• Chattanooga, Tennessee
  • Fairview

Vietnamese Place Names (I did not use Vietnamese markings in place names.)

  • Ban Me Thuot
  • Cu Chi
  • Da Nang
  • Viet Nam

Real businesses and organizations

  • Air America
  • Brevard College
  • Frontier Nursing Service
  • Grove Park Inn
  • Madison County Jail

Businesses and organizations created for this book

  • American-Vietnamese Businessmen’s Association
  • Ocmulgee Hotel

Because the book I’m using as an example had both civilian and military characters, I chose to have separate categories for each.

Civilian spellings and abbreviations

  • APGAR (all capitals, no periods) (page 97)
  • Baby Lift (both words capitalized)
  • NIMBY (all capitals, no periods) (page 236)

Military spellings and abbreviations

  • AK-47 (page 136)
  • APO (no periods) (page 68)
  • Camp Zama, Japan
  • Green Berets should be capitalized: Berets should be capitalized when referring to members or former members of Special Forces; berets should not be capitalized when referring to the head covering.

Vietnamese Words (spelling and punctuation checked by Vietnamese speaker; I used Vietnamese punctuations for Vietnamese words. I work on a Macintosh and found the instructions for inserting Vietnamese punctuation at http://www.griessersoftware.com/help/macfonts.htm.)

  • Cám ơn (thank you)
  • Đại tá (Colonel)
  • Một, Hai, Ba (one, two, three)

Places where special font is used for a reason

  • The information Pepper reads from the check (page 68) should be done in a font to represent a formal bank font. I used Bank Gothic, but any font that achieves a similar look may be used.

Copyright Information

  • The poem on page 157 is © Janet P. March. Copy of e-mail from the author giving me permission to quote it is included in this package.

Sound complicated? Here’s the easy way to do it. Set up a file called Style Sheet. If you use a writing program, such as Scrivener, you can put this file into the program. Some people like to update that file as they start a writing session; others like to do it at the end. My personal preference is to do it at the end.

The last thing I do before I shut down is to go through what I’ve written and identify any names, instructions, etc. that belong in the Style Sheet. I copy-and-paste all of them into a list at the end of what I’ve just written, and then copy-and-paste or cut-and-paste (your choice) into the Style Sheet. At this point, I don’t to do anything like organize them alphabetically or put them into categories. This is raw data collection time.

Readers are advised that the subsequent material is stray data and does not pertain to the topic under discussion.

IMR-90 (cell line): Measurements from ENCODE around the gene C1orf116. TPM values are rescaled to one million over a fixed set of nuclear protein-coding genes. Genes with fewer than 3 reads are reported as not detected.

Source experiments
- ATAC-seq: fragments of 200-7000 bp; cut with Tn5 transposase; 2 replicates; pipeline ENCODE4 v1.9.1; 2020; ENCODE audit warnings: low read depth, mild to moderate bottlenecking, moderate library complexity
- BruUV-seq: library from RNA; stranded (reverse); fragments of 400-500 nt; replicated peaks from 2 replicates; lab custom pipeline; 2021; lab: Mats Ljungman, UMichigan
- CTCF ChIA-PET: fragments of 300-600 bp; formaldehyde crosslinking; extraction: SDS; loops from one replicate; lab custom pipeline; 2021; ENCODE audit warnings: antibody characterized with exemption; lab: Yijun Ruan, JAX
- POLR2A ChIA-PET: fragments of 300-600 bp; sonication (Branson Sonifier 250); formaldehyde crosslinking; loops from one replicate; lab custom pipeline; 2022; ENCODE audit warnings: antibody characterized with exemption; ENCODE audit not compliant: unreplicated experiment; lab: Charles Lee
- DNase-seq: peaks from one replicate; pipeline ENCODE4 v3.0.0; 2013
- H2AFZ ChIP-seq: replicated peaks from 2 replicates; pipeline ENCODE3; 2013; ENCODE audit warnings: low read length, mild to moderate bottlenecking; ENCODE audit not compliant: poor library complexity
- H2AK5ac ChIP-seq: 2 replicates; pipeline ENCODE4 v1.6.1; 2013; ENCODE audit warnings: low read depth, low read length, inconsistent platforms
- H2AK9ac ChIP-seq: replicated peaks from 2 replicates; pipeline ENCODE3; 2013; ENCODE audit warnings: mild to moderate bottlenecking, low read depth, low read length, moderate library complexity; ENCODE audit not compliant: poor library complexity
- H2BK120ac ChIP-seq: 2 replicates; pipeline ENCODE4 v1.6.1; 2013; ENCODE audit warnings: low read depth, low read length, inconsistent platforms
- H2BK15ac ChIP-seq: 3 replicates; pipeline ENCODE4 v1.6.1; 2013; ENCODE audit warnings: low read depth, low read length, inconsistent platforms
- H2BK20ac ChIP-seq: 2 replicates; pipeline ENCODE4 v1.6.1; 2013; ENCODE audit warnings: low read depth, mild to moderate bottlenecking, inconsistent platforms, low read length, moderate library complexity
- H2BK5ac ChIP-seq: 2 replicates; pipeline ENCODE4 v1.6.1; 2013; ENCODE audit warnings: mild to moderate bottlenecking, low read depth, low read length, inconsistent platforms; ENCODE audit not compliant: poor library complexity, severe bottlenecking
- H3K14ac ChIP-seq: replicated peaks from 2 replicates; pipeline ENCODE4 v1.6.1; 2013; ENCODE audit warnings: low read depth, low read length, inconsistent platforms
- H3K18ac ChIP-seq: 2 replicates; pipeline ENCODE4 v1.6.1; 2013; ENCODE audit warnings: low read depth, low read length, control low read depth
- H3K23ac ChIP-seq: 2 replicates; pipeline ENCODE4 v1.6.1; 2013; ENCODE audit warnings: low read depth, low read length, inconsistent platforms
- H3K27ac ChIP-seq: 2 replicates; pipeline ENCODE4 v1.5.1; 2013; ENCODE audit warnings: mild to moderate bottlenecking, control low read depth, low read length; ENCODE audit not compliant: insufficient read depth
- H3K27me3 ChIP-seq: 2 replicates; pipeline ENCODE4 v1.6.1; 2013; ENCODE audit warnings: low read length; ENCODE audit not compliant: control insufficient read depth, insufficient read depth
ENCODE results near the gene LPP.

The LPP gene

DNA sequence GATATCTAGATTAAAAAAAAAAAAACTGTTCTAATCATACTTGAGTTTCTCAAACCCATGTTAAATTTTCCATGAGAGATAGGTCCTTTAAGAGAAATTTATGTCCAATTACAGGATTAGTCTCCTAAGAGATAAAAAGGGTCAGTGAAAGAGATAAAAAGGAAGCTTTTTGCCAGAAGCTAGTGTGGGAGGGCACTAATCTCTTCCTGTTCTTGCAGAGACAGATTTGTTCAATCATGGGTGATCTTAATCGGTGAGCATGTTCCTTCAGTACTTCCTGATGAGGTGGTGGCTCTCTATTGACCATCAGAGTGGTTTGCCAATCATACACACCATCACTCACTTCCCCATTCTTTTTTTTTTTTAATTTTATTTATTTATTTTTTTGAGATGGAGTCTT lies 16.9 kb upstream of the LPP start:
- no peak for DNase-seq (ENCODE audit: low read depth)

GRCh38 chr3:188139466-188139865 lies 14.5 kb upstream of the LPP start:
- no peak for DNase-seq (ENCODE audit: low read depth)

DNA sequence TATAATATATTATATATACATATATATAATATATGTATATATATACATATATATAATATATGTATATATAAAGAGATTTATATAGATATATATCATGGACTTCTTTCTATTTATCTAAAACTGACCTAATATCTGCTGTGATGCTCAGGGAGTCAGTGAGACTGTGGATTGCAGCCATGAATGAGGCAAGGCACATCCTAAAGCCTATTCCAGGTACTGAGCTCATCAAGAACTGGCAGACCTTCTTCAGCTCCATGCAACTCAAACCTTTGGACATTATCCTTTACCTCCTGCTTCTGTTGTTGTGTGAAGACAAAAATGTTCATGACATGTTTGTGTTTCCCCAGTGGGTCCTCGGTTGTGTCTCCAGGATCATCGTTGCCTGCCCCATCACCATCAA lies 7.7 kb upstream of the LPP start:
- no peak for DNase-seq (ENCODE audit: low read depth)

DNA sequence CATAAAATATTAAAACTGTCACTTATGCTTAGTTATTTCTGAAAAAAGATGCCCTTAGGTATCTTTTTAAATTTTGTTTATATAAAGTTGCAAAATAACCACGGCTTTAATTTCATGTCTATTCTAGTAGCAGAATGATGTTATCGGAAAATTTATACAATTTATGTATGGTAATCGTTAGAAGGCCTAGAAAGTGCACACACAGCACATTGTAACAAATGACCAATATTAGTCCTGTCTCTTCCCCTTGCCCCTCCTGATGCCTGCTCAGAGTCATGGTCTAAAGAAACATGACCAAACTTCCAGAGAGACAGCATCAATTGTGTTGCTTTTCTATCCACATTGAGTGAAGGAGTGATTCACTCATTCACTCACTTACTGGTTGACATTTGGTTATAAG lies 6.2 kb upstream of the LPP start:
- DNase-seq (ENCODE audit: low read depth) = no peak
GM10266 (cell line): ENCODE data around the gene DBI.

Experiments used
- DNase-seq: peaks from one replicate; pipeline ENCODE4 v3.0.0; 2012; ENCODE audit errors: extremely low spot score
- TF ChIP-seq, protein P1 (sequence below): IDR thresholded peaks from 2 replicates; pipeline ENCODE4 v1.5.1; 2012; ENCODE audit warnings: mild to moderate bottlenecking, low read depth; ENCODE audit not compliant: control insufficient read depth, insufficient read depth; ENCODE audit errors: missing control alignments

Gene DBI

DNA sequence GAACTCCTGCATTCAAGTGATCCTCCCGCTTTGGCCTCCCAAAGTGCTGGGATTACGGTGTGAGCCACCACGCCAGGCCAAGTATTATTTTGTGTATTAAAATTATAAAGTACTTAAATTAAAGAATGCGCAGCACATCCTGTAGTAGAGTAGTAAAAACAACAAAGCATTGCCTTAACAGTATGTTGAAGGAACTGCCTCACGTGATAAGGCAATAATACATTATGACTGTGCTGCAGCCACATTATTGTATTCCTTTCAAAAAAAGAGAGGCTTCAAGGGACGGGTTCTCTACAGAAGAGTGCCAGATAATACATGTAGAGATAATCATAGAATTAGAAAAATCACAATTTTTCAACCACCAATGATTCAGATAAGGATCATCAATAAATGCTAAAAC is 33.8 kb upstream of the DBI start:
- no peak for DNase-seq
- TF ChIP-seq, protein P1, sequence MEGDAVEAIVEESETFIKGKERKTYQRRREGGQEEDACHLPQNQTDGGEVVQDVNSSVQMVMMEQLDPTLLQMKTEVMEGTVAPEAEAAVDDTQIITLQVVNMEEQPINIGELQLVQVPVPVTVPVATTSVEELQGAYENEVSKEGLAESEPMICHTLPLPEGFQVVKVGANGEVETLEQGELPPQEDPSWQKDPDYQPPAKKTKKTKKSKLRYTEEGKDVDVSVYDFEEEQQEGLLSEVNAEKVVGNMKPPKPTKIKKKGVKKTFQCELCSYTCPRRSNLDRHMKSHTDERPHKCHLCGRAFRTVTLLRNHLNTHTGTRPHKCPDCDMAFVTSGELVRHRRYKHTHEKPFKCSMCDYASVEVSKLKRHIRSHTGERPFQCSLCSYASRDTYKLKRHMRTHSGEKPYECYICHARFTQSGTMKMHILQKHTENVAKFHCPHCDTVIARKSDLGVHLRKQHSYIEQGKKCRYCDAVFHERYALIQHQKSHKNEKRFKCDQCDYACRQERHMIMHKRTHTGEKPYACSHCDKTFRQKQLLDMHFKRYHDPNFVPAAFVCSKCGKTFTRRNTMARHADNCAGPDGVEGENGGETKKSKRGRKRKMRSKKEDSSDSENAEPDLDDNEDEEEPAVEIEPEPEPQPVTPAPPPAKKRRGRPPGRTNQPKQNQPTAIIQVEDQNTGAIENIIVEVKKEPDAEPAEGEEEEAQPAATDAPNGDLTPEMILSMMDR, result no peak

When the writing isn’t going well, or I’m bored, I pop into the Style Sheet file and do a little rearranging.

When I finish the first draft, I make the Style Sheet neat and tidy and print a copy, which I keep near the computer as I write subsequent drafts. I can add additional information in longhand and update the sheet from time-to-time. I’ve tried starting the Style Sheet at the end of a draft, and collect as I go, is so, so much easier.

The optional Glossary: What special vocabulary needs to be shared with the reader?
Most fiction books don’t need a glossary. Readers are either able to figure out the occasional unfamiliar word from context, or they look it up.

A glossary is a good idea if

  • there are a lot of foreign words or the book takes place in a different culture
  • our characters have unique occupations or interests with specialized vocabulary
  • we’ve created our own language for an alternative history or fantasy world

Much of a glossary can be generated from the Style Sheet. We’d already be putting most of these words in there anyway because they would be either special spellings or special instructions. Once the book is finished, we duplicate the Style Sheet file and edit it so that it becomes a Glossary, which is placed at the back of the book.

Take home message

Start these files when we start a book. Our hair will be a lot less gray by the book’s end if we do. If we’re already deep in a book, start now. It’s never too soon.

2014 February 12

Update: here’s a link to an article about copy editor Susan Bradanini Betz. Her favorite tool? A style sheet.

Drop by January 16 for a Level Thinking musing.

January 21st’s Writing the Novel blog will be about the tricky question of Permissions. What can and can’t/should and shouldn’t we use that was produced by other people?